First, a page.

I’ve recently started downloading and listening to Tim Ferriss new podcasts. For those of you who don’t know, Tim is the
One of his podcasts from earlier this year was a short piece on productivity. You’ve read here in the past about the 80/20 rule, also known as the Pareto Principle, well I first came to understand this from the FHWW. This most recent podcast was more in-depth and included some ideas on how Tim plans his day and I thought I’d share with you.author of The Four Hour Work Week, The Four Hour Body, and The Four Hour Chef. He also runs a number of websites including fourhourblog.com and is a venture capital investor. I don’t know the man, I’ve never met him, but his ideas and the way they’re presented have a way of cutting through the clutter for me. Highly recommended, check him out.
We’d all like to appear successful; we’d all like to BE successful right? The media tends to portray entrepreneurs like the heroes of business. But, only the successful ones get highlighted – so there’s, as Tim puts it, a survivorship bias at play here. It appears that there are tons of successful people out there that are making it without any troubles.
Sometimes this is inspiring – more often though, it can lead to the conclusion that, well, maybe they can do it, but I’m just a regular person, I couldn’t possibly accomplish what they have!
Really what it comes down to is a ruthless daily appraisal of what you’re spending your time on. The 80/20 rule at play. If 80% of your results come from 20% of your efforts, why are you wasting time on so much else?
Here’s Tim’s 8 Step Process for Productivity and Effectiveness
Remember, hard work doesn’t solve your problems; it actually works against you in many cases by amplifying the problem.
Wake up at least an hour before you have to be at a computer screen. Email is the mind killer.
Make a cup of tea. Grab a piece of note paper, a pen and pencil.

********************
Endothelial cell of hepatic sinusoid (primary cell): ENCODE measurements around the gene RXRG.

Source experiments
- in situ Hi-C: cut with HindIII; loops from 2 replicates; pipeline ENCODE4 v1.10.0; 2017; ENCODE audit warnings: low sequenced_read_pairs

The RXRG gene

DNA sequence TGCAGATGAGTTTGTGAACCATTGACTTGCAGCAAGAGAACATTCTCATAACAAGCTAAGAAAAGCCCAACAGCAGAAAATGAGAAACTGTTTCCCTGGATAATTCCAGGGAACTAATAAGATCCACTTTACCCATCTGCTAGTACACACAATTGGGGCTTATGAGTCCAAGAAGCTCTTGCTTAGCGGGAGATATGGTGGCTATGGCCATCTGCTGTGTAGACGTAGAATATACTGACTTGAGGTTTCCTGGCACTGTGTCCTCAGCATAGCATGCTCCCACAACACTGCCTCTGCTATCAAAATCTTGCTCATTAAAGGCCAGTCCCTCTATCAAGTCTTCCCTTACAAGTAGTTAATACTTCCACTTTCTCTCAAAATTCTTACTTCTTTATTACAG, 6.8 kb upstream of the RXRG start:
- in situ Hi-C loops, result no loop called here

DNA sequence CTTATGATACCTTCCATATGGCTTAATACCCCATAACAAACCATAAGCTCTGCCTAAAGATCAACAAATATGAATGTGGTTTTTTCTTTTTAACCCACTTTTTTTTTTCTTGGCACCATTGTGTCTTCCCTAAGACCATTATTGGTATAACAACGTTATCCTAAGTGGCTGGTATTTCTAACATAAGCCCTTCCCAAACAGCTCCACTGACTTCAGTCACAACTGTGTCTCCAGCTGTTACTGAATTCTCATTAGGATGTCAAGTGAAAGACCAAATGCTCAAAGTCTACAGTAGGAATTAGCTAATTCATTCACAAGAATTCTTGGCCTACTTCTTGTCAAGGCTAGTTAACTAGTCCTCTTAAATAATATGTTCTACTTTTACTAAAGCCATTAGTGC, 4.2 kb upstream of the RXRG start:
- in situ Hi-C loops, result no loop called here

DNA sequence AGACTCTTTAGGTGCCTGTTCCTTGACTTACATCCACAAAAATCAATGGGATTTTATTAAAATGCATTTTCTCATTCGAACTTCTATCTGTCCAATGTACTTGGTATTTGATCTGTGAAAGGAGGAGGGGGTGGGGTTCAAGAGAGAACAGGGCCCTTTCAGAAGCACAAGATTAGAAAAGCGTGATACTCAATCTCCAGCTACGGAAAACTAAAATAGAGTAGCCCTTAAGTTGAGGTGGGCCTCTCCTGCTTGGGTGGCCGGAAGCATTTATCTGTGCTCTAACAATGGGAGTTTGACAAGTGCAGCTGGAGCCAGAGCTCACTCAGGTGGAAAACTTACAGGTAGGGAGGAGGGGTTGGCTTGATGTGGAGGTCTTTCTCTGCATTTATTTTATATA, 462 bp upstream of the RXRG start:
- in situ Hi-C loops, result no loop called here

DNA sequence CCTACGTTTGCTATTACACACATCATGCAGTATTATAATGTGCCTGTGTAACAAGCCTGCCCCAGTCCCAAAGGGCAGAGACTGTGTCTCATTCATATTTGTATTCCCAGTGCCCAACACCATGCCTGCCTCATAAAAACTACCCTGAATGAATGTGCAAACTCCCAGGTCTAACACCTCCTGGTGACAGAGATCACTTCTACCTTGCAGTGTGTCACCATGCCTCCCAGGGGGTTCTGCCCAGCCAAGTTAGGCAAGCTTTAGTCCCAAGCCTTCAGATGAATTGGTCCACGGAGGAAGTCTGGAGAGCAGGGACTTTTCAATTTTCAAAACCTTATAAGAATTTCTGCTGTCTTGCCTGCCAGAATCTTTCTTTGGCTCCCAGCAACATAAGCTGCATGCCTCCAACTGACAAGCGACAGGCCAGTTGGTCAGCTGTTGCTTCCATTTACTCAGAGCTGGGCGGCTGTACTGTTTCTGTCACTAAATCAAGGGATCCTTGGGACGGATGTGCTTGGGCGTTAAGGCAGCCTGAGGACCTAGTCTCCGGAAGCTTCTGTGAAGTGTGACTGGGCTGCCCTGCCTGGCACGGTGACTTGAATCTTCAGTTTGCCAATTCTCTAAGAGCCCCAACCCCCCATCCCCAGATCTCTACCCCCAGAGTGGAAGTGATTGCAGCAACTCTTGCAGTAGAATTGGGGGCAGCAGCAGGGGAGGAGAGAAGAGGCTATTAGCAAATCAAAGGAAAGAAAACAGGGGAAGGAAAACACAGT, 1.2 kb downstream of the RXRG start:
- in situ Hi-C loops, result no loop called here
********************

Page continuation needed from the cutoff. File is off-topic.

Write down the 3-5 things, and no more than 3-5 things, that are making you uncomfortable that you need to get done. These are often things that have been on your to-do list for a while. You know, the stuff you put off.
Remember that the most uncomfortable things are usually the most important. These often involve the chance of rejection. Ask yourself, what is making me most uncomfortable?
For each of the 3-5 things on your list, ask yourself: If this is the only thing I accomplished today, would I be satisfied with my day? Will moving this forward make all of the others easier to accomplish?
For the yes items, and you should try to get this down to 1 or 2 at most, set aside a block of 2-3 hours of time to focus on it.
See Step Five! Be ruthless and get your list down to ONE item if at all possible!
Find yourself procrastinating or distracted? Don’t freak out! Simply be aware of what you’re doing and…
Gently bring yourself back to your focus and complete that 1 mission critical task.
Some words on busy-ness and the fallacy of the ‘important’:
What you do is more important than how you do it. Doing something well does not make it important!
- Being busy is a form of laziness.
- Being busy is most often used as a guise to avoid doing the most important or uncomfortable actions!
Find yourself struggling with this whole idea? Don’t worry, most of us feel this way sometimes. Most of us look at the stories of success and feel that we just can’t measure up and accomplish the seemingly unattainable. Don’t underestimate yourself or overestimate everyone else. You can do anything!